0

South Africa-China relations at 20 years, Part II: Retracing economic engagements

Economic factors have always been at the heart of Chinese contacts and eventual formalization of relations with South Africa. Indeed, because of South Africa’s strong private sector, Pretoria has fashioned much of its diplomacy along economic lines with presidential visits to Beijing being accompanied by large business delegations.

South Africa-Taiwan ties particularly in the 1980s were underpinned by the provision of incentives by the former for entrepreneurs to set up businesses in the “Bantustans” (the partially self-governing regions of South Africa under apartheid), efforts that attracted a growing tide of Taiwanese investment. South Africa’s diplomatic switch to Beijing effective January 1998 sounded the death knell for Taiwanese companies and opened the floodgates for Chinese businesses from Mainland China of all kinds. In 2009, China became South Africa’s largest source of imports, beating the US and Germany in that order. Chinese products quickly became dominant in the South African market, outcompeting US and European products. At the same time, the penetration of Chinese products into Africa negatively impacted South Africa’s hitherto dominant export position on the continent. Complaints have also been raised by South African businesses about Chinese companies out-competing them in other parts of Africa.

During President Jiang Zemin’s 2000 visit to Pretoria, a bi-national commission was established with an eye on economic benefits in the form of expanding trade and investment, especially in the areas of natural resources, mining and manufacturing. One of the significant structural pickings thereafter included South Africa’s designation of a “market status” to China. Building on this, a Joint Inter-Ministerial Working Group was established in 2013 on the sidelines of the BRICS summit in Durban.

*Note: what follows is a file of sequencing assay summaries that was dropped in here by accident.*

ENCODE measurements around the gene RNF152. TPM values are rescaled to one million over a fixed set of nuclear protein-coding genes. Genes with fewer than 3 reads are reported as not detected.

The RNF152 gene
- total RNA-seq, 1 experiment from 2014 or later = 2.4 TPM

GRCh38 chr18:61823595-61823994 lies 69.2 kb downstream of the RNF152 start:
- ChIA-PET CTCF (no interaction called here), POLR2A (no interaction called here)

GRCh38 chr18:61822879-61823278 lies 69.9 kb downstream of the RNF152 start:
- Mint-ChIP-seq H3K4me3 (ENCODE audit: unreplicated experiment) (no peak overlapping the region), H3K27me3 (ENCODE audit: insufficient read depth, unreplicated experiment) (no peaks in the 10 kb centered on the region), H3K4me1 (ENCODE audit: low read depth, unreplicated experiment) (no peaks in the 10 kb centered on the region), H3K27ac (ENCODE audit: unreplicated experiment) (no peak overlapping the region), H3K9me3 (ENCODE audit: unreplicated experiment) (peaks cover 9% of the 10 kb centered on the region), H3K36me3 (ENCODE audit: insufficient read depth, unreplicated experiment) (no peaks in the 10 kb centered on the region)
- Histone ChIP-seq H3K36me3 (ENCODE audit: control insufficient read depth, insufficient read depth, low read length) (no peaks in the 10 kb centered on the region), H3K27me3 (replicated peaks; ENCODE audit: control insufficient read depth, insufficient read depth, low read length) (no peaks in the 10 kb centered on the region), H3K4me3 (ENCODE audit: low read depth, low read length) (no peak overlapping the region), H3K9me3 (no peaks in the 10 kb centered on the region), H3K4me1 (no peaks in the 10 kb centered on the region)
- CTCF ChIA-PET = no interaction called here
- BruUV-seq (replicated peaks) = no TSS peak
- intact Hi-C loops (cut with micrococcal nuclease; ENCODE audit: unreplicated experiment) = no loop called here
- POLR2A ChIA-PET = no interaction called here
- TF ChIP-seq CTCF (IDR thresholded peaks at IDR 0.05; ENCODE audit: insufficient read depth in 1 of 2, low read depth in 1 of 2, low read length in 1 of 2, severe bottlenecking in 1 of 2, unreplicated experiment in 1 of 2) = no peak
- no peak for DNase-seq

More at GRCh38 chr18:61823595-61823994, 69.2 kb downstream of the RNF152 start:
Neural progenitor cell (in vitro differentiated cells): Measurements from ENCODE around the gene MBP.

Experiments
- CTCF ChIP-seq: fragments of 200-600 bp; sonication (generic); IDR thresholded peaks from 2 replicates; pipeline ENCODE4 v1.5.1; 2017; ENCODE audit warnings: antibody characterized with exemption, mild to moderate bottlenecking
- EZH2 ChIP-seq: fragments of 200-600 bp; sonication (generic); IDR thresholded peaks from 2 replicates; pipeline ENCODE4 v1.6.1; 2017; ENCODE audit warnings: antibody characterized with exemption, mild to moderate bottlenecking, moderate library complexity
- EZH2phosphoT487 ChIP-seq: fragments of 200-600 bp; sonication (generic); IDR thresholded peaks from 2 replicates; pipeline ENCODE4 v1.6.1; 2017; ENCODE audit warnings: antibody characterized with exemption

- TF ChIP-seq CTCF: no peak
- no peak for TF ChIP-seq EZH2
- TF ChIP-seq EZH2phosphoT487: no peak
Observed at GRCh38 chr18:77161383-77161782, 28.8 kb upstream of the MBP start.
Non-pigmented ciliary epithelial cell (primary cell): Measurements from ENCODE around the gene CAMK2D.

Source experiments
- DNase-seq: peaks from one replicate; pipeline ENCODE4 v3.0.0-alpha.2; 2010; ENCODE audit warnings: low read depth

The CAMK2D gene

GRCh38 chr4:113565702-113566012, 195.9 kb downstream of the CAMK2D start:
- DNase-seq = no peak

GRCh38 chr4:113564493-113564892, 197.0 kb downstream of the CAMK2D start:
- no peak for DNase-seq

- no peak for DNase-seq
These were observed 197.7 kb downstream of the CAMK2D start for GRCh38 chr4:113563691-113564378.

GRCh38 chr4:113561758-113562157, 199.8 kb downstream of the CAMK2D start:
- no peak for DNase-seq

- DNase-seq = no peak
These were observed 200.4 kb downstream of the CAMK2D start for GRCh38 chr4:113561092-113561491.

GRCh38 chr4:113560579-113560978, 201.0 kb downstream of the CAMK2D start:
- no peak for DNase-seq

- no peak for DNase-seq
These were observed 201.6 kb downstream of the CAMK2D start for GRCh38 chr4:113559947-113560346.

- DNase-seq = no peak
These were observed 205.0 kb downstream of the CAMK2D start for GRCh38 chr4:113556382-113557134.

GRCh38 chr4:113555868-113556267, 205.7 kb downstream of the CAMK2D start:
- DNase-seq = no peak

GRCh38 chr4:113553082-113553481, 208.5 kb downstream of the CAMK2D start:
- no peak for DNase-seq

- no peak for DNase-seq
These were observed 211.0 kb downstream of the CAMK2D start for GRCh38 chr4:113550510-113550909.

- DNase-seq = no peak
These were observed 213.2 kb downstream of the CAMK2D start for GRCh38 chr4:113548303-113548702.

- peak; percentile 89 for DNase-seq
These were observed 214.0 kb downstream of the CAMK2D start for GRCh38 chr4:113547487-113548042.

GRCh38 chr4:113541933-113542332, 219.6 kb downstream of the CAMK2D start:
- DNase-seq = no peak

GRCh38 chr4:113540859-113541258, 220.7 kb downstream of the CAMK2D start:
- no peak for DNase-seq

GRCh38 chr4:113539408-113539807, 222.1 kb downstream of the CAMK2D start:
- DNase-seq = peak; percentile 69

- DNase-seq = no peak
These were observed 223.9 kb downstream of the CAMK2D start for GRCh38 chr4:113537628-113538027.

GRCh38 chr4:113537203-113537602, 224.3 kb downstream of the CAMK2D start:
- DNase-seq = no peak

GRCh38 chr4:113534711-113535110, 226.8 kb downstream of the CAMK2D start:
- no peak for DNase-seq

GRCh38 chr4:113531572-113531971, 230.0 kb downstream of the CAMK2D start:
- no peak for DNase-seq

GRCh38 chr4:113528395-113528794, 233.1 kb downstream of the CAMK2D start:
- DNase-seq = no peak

Interestingly, South African investments in China were higher than those of China in South Africa until 2007, a fact that some scholars latch on to to show that in some respects, South Africa is asymmetrical to China. Indeed, South Africa is one of the few African countries that had/has foreign direct investments in China. Some of the South African companies that have or have had a presence in China include Bidvest (logistics and infrastructure); Sappi (pulp and paper); Naspers (media and IT); SAB Miller (beverages); Richemont (consumer services); DiData and Naspers (IT/media); Sasol, Anglo American, Anglo Coal, Exxaro, Kumba Iron Ore, Anglo Gold Ashanti and Goldfields (minerals and materials); Barloworld (machinery); and Hollard Insurance, Old Mutual and FirstRand (financial services), among others.

Such is the strength of the South African economy that South Africa is the only African country with companies that have joint ventures with Chinese counterparts. An example is South Africa’s Sasol joint venture with Ningxia Lunergy and High Chemistry Investment Group. Although the venture did not work on the back of intellectual property disagreements, Sasol was seen as the superior partner in the deal in the early 2000s. In a 1998 deal, a joint venture was established between Limpopo Province Development Corporation and Sinosteel, establishing ASA Metals. ASA Metals is located in Dikolong in the Greater Tubase Municipality in Limpopo Province. Today Sinosteel is headquartered in the imposing Sinosteel Plaza in Sandton, Johannesburg.

Of all economic sectors, mining is said to be the one in which Chinese firms have invested the most. Apart from the ASA Metals investment, other mining operations include Zijin Mining, Minmetals, and Jiquan Iron and Steel (Jisco). Against this relatively recent but accelerated Chinese entry into the South African mining sector, some of the more established South African state-owned and private mining corporates have raised the tenor of China ‘buying into strategic’ resources sectors, ostensibly, those that should be the preserve of South Africans.

South Africa’s mineral exploitation is seen as problematic in that South Africa still exports unprocessed minerals. This challenge has been responded to through the Mineral Beneficiation Act and attendant policies and strategies with some thought leaders arguing that beneficiation (a euphemism for value addition) should underline South Africa-China relations in the extractive industries. It is interesting to note that the language of beneficiation made its way into the FOCAC Action Plan in 2015 during the co-chairmanship of the mechanism by South Africa and China, raising the possibility that South Africa pushed for the value addition component to be added into the entire Africa-China natural resources engagement.

Transactions between South Africa’s armaments manufacturer, Denel, and the Chinese military are said to be robust with China importing technologies related to anti-aircraft gun ammunition, anti-tank guided missiles and air-to-air missiles and unmanned aerial vehicles from South Africa.